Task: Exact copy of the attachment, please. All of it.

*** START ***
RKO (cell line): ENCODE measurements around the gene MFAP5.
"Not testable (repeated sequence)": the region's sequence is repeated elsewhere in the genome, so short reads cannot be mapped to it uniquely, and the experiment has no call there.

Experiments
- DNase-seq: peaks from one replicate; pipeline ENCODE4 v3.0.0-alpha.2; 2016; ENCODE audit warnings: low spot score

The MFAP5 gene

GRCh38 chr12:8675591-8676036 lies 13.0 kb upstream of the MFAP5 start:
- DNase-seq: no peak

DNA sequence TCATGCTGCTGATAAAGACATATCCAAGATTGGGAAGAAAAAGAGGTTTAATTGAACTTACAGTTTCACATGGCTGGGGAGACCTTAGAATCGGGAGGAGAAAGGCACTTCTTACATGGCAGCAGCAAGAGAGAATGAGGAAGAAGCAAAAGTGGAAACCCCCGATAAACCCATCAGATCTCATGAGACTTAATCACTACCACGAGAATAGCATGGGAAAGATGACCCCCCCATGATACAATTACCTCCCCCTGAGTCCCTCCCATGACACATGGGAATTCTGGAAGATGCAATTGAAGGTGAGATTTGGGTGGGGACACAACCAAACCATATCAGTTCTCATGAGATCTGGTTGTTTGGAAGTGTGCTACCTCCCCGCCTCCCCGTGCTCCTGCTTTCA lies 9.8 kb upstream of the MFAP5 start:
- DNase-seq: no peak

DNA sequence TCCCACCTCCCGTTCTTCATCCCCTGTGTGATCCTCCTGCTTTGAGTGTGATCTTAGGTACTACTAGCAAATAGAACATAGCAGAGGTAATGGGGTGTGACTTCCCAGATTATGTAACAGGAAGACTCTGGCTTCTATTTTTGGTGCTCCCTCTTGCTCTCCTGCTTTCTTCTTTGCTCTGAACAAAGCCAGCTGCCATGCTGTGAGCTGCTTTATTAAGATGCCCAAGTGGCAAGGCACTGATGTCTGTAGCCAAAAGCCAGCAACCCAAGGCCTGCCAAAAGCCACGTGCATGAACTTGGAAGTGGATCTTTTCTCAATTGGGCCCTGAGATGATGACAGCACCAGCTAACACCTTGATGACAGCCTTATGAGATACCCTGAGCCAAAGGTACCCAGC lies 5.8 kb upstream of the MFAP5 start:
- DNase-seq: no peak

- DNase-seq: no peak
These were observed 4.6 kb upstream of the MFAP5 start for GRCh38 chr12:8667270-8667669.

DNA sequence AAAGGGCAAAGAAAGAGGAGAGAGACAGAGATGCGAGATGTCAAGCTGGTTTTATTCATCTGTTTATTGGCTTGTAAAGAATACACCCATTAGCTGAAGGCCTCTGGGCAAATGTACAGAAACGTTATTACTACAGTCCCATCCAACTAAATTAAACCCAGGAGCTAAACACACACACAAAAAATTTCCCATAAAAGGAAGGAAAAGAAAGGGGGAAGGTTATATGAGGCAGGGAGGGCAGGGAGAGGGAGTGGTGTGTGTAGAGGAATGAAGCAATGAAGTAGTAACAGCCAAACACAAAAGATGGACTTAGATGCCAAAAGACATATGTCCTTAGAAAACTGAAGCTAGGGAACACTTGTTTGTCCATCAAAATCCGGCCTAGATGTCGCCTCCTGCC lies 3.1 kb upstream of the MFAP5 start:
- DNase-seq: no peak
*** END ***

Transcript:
RKO (cell line): ENCODE measurements around the gene MFAP5.
"Not testable (repeated sequence)": the region's sequence is repeated elsewhere in the genome, so short reads cannot be mapped to it uniquely, and the experiment has no call there.

Experiments
- DNase-seq: peaks from one replicate; pipeline ENCODE4 v3.0.0-alpha.2; 2016; ENCODE audit warnings: low spot score

The MFAP5 gene

GRCh38 chr12:8675591-8676036 lies 13.0 kb upstream of the MFAP5 start:
- DNase-seq: no peak

DNA sequence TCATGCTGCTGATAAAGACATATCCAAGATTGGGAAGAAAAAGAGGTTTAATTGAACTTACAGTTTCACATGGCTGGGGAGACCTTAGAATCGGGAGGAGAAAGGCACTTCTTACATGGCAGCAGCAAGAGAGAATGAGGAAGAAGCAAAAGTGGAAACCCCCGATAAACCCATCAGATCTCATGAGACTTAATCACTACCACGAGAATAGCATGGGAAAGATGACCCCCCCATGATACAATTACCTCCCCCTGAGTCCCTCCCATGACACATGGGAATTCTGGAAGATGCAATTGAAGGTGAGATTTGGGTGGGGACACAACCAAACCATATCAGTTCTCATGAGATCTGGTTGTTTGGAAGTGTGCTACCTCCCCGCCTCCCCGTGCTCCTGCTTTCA lies 9.8 kb upstream of the MFAP5 start:
- DNase-seq: no peak

DNA sequence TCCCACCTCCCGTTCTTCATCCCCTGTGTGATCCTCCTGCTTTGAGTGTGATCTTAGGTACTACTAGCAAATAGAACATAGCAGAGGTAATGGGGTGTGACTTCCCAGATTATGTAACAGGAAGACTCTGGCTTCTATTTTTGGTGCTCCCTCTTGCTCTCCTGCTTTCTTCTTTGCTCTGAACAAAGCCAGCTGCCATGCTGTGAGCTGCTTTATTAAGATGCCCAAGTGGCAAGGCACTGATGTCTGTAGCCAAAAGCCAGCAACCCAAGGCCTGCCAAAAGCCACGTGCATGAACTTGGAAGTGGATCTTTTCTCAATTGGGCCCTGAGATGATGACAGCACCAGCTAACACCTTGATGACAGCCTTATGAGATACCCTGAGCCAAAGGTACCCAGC lies 5.8 kb upstream of the MFAP5 start:
- DNase-seq: no peak

- DNase-seq: no peak
These were observed 4.6 kb upstream of the MFAP5 start for GRCh38 chr12:8667270-8667669.

DNA sequence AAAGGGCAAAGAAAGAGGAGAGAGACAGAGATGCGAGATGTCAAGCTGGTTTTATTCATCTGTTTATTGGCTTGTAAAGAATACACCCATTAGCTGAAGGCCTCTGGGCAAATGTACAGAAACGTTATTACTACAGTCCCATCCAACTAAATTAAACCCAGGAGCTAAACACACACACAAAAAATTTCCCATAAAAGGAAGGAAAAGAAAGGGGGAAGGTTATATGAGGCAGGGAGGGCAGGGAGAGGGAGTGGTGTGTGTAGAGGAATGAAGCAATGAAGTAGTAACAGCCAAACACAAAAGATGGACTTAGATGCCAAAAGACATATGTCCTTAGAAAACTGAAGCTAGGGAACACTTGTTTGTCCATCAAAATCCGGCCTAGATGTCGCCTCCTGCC lies 3.1 kb upstream of the MFAP5 start:
- DNase-seq: no peak